Reports, Trees &
Toby & her grandson, Dani Goldstein, as an infant (ABT 1973).
A son in law's tributeMy mother-in-law did not have an easy life. Her father, Leib, was not a young man when she was born, almost sixty-five. He was a religious man (I believe a Gherer Hassid). He spent his time studying and not dealing with the practicalities of daily life.. When Toby was three years old, her mother passed away and she was sent to live with relatives. At the age of twelve, she lost her father.
Toby moved from her small town of Pultusk to Warsaw where she worked as a seamstress. She became involved in the political movements of the day, believing in causes that she felt would better the world. On more than one occasion she was nearly arrested for some of her social action activities. The Second World War came and after the first bombings she fled Warsaw and ended up in the labour camps of the Soviet Gulag where she spent the remaining war years chopping trees and doing other hard physical labour.
After the war Toby ended up in the displaced persons camp in Veksheit/Bindermichel, near Lindz Austria where she met and married Chaim who himself had suffered his tragedies. They married and shortly thereafter, Leah was born. The three of them moved to Canada when Leah was still an infant. Canada was not supposed to be their original destination, for Chaim was a "farbrenter Tzionist". My mother-in-law, however, took the practical approach. Tired, after a difficult childhood, nearly 10 years of war and living in DP camps, she felt that going to the not yet established State to more war and rationing of food was more than she could bear.
Her own childhood was largely without parents so Toby revolved her life around her husband, children and grandchildren, giving them the kind of parenting she so sadly lacked. She was always concerned with their well being and comfort. If one did not know from whence she came you could say that she was overly concerned. She loved them dearly and any overprotecting, smothering or seeking to ensure her love for them was an honest effort to have them achieve in life what she could not. It was her belief that it was important to be a part of a "gezelshaft" - to be a part of a social group that also had an ideological commitment and an intellectual basis that drove her to push Leah and Leon to attend Habonim.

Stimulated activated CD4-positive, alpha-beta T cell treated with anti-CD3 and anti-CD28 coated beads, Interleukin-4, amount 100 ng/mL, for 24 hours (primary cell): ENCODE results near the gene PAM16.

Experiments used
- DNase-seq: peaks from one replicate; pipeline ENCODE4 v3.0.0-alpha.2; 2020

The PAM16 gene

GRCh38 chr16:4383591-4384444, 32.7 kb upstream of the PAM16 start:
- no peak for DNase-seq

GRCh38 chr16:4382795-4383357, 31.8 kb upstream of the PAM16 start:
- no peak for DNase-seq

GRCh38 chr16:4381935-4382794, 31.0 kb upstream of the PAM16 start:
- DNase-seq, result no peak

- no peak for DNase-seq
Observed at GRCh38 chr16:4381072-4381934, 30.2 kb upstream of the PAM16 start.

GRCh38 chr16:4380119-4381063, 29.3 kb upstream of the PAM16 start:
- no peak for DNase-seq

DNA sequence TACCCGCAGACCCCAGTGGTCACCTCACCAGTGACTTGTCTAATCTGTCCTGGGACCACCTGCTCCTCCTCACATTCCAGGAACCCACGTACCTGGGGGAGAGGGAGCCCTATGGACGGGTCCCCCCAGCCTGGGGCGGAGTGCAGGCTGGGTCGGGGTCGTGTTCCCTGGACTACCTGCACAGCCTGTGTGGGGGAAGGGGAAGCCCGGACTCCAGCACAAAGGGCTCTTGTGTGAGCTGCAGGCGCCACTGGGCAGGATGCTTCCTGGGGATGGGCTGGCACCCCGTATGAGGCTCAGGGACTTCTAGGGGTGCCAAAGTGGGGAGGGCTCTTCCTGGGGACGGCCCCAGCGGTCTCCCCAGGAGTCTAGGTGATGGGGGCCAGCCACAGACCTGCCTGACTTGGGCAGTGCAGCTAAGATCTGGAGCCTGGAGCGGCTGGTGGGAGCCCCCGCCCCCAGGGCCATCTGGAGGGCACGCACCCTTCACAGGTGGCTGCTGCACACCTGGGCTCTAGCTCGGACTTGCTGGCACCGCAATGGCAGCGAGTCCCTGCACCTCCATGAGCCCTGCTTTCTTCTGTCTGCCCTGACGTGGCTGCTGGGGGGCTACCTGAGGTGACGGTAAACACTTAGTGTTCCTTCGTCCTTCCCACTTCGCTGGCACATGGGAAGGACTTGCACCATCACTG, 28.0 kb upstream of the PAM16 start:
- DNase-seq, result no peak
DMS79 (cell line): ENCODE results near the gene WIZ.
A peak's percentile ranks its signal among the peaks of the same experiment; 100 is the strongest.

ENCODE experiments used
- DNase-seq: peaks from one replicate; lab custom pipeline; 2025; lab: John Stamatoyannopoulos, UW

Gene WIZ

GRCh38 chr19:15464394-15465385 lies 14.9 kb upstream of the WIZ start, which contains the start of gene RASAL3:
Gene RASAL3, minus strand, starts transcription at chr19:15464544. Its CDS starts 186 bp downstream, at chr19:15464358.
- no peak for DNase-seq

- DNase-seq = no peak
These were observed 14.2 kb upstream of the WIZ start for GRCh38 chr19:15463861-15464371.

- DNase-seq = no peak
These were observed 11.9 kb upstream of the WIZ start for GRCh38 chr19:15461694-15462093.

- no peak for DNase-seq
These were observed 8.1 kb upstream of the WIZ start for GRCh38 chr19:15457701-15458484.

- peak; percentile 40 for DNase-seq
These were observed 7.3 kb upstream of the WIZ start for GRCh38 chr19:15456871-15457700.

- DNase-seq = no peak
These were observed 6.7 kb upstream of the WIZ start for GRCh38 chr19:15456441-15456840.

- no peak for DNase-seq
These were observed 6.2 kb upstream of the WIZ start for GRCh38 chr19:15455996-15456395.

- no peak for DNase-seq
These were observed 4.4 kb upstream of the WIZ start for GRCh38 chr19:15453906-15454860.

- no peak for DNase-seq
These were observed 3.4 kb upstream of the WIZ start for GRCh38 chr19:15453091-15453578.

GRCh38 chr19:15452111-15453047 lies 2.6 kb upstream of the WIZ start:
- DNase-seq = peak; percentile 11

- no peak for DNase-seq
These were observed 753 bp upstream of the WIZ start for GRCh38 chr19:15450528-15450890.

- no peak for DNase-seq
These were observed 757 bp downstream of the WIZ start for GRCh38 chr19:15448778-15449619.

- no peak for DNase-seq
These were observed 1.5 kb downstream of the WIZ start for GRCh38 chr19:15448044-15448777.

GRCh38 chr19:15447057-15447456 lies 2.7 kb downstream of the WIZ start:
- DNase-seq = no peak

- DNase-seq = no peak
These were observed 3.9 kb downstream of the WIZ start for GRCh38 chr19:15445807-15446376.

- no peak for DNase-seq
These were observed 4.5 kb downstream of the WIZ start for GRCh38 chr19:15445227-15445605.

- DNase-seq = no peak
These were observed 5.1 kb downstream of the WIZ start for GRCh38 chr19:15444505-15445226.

Her grandchildren were her precious jewels. Until the last couple of years she would never forget a birthday, anniversary or other joyous occasion -- so great was her desire to make sure that the occasion was marked that her cards and gifts would often arrive well before their due date.
Having her children and grandchildren with her on Friday nights, holidays and other occasions was of paramount importance to her. Up until we left for Israel, we would have Shabbat dinner at her home at least twice a month. After we left, Leon and Honey continued the tradition. It was during those times that she converted my taste buds from liking Ukrainian gefilte fish to loving her Polish gefilte fish that was so sweet. I even abandoned my floating kneidlech for her Polish sinkers.
Her primary task, as I remember during the thirty-two years that I knew her, was taking care of Chaim. She had to prepare his meals and insisted on also being there to serve them. On the rare occasions when she went out, she became very anxious around meal times, worrying about how Chaim was "giving himself an etzeh".
Toby was interested in arts and culture and living near the Jewish Public Library was a great joy to her. She would always run to lectures. She was an avid reader of Yiddish books and newspapers.
If I have sadness about my mother-in-law it is that the path of her life prevented her from fulfilling many of her own needs and dreams. Often, if we came into the house unexpectedly, we would find her asleep on the couch, in a sitting position, reading a book. Invariably, she would not “fargin zich" this pleasure until all her chores were done and by then fatigue had set in. In the early, very difficult years in Montreal, she fought to ensure that her children received a serious Jewish education. To her this meant day school at the Peretz Shule. An afternoon school education, as was the norm in those days, was not enough of a commitment in her eyes. This meant doing without many things in the days when there was precious little to start with. She also understood that academic studies alone were not enough and continued to do without so that Leah could attend both piano and ballet lessons. Leon, being the boy, had to make do with only piano. She encouraged those around her to get enjoyment out of life and was happy if she heard the children took vacations or attended the theatre or a movie. She however was always reticent about taking these pleasures for herself.